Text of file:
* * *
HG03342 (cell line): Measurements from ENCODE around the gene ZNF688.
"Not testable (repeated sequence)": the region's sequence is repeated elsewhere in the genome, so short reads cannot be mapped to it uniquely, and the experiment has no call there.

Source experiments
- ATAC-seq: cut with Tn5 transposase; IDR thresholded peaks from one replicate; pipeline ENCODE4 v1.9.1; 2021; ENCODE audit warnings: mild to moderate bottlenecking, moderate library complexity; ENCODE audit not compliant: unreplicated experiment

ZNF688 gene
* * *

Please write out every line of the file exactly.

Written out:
HG03342 (cell line): Measurements from ENCODE around the gene ZNF688.
"Not testable (repeated sequence)": the region's sequence is repeated elsewhere in the genome, so short reads cannot be mapped to it uniquely, and the experiment has no call there.

Source experiments
- ATAC-seq: cut with Tn5 transposase; IDR thresholded peaks from one replicate; pipeline ENCODE4 v1.9.1; 2021; ENCODE audit warnings: mild to moderate bottlenecking, moderate library complexity; ENCODE audit not compliant: unreplicated experiment

ZNF688 gene